Apart from the prospects of escalating trade wars, the risk-taking appetite of investors was marred by rising crude oil prices, the ongoing turmoil in the domestic banking system as well as the uncertainty on the political situation in the country.

On a weekly basis, the barometer 30-scrip Sensitive Index (Sensex) of the BSE shed 579.46 points or 1.75 per cent to close at 32,596.54 points — its lowest closing level since October 23, 2017.

On the National Stock Exchange (NSE), the wider Nifty50 ended below the psychologically important 10,000-mark and closed trade at 9,998.05 points — down 197.1 points or 1.93 per cent from its previous week’s close — its lowest closing level since October 11, 2017.

“Benchmark indices Sensex and Nifty fell 1.75 per cent and 1.93 per cent respectively during the week, posting their longest stretch of weekly losses in 16 months as the domestic market joined a global sell-off triggered by prospects of a trade war,” Arpit Jain, Assistant Vice President at Arihant Capital Markets, told IANS.

According to D.K. Aggarwal, Chairman and Managing Director of SMC Investments and Advisors, the global stock market traded lower after US President Donald Trump announced sweeping tariffs on Chinese goods, a move that has heightened concerns that the global trade war will escalate.

“Back at home, dragged by escalating trade tensions among global economies, the Indian stock market too witnessed selling pressure amid other domestic factors. Since the beginning of the year domestic market witnessed some hiccups on the back of imposition of LTCG (long term capital gains) tax, liquidity issues, rising bond yields and volatile global markets,” Aggarwal told IANS.

“Also, a surge in crude oil prices impacted the market sentiment. The Indian rupee, too, witnessed a volatile move ahead of Fed rate-hike and global trade war concerns,” he added.

On the currency front, the rupee weakened by eight paise to close at 65.01 against the US dollar from its previous week’s close at 64.93.

“Sentiments were affected by rising crude oil prices, bond yields and a troubled domestic banking system. Uncertainty around the political situation in the country added to the woes, and collectively dragged the sentiment across the street,” Gaurav Jain, Director at Hem Securities, told IANS.

Provisional figures from the stock exchanges showed that foreign institutional investors purchased scrips worth Rs 2,524.13 crore and the domestic institutional investors (DIIs) scrips worth Rs 211.91 crore during the week.

Figures from the National Securities Depository (NSDL) revealed that foreign portfolio investors invested in equities worth Rs 2,060.04 crore, or $316.99 million, during March 19-23.

“The market breadth was negative in three out of the five trading sessions of the week. The top sectoral losers were realty, metal, Bank Nifty and pharma indices. There were no gainers,” said Deepak Jasani, Head – Retail Research, HDFC Securities.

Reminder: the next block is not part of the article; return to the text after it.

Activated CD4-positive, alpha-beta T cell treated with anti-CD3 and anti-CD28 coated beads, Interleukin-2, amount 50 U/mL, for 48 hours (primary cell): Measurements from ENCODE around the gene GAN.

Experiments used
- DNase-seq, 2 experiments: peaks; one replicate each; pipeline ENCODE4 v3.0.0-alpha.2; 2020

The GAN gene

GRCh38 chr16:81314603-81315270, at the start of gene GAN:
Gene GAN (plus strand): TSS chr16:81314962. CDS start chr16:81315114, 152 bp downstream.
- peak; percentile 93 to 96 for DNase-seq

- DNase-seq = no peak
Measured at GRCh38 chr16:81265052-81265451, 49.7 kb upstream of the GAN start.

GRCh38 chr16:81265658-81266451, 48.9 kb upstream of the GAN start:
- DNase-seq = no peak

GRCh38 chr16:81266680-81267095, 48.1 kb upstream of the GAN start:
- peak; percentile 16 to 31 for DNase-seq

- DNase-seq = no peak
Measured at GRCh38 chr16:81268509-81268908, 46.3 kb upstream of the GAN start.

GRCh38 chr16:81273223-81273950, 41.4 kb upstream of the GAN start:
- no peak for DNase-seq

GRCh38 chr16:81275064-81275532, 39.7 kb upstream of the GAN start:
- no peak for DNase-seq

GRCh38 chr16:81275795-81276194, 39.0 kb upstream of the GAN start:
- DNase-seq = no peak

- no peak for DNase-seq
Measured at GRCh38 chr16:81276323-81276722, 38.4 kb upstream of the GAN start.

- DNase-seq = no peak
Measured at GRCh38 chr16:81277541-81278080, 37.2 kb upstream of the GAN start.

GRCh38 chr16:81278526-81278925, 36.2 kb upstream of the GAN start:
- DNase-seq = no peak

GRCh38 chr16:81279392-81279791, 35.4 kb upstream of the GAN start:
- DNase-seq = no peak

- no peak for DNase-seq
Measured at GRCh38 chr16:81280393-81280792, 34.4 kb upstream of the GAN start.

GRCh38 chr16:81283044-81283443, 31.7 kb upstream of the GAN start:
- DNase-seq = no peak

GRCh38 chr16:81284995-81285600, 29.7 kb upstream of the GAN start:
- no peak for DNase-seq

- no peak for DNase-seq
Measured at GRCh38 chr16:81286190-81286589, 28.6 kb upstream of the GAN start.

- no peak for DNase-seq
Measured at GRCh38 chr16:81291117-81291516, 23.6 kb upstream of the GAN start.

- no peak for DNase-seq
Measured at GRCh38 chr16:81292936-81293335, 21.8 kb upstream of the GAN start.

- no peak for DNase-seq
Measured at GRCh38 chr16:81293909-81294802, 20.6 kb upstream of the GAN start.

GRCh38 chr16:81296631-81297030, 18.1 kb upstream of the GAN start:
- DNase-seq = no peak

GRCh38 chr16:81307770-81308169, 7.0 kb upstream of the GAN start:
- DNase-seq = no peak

The top weekly Sensex gainers were: NTPC (up 2.90 per cent at Rs 170.15); IndusInd Bank (up 1.36 per cent at Rs 1,750.20); Power Grid (up 1.04 per cent at Rs 194.25); Hindustan Unilever (up 0.05 per cent at Rs 1,299.75); and Larsen and Toubro (up 0.01 per cent at Rs 1,267.75).

The losers were: Yes Bank (down 8.37 per cent at Rs 286.70); ICICI Bank (down 7.48 per cent at Rs 275.80); State Bank India (down 7.13 per cent at Rs 234.60); Tata Steel (down 5.65 per cent at Rs 566.60); and Axis Bank (down 4.29 per cent at Rs 501).

(Porisma P. Gogoi can be contacted at [email protected])

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24% scheme performance indicators of Delhi government ‘off track’



Manish Sisodia

An average 23.7 per cent of output and outcome indicators for various programmes and schemes of the Delhi government departments were “off track” till December last year, analysis of a report tabled in the Delhi Assembly on Wednesday suggested.

The 23.7 per cent of indicators were off track for schemes and programmes of 14 major departments, including Health, Social Welfare and Education, for which funds were allocated in the Delhi Budget 2017-18, according to an IANS analysis of Status Report of the Outcome Budget 2017-18.

The Status Report was presented by Deputy Chief Minister Manish Sisodia.

In the report, the indicators — output and outcome of schemes and programmes — of a department were used to denote whether their schemes were on or off track. Here off track implies the performance or progress of indicators of major schemes of a particular department (till December 2017) was less than 70 per cent of the expected progress.

With 45 per cent indicators off track, the Public Works Department’s schemes performed worst, followed by the Transport Department and the Environment Department, each having 40 per cent of indicators for schemes off track.

The departments whose schemes performed well include the Directorate of Education with 89 per cent indicators of schemes on-track, followed by the Delhi Urban Shelter Improvement Board (DUSIB) with 87 per cent schemes on track and the Delhi Jal Board with 82 per cent programmes on track.

Sisodia said that idea behind the Outcome Budget was to bring a high degree of accountability and transparency in public spending.

The Outcome Budget, which coveres 34 departments of the government, was termed as the “first of its kind” in the country.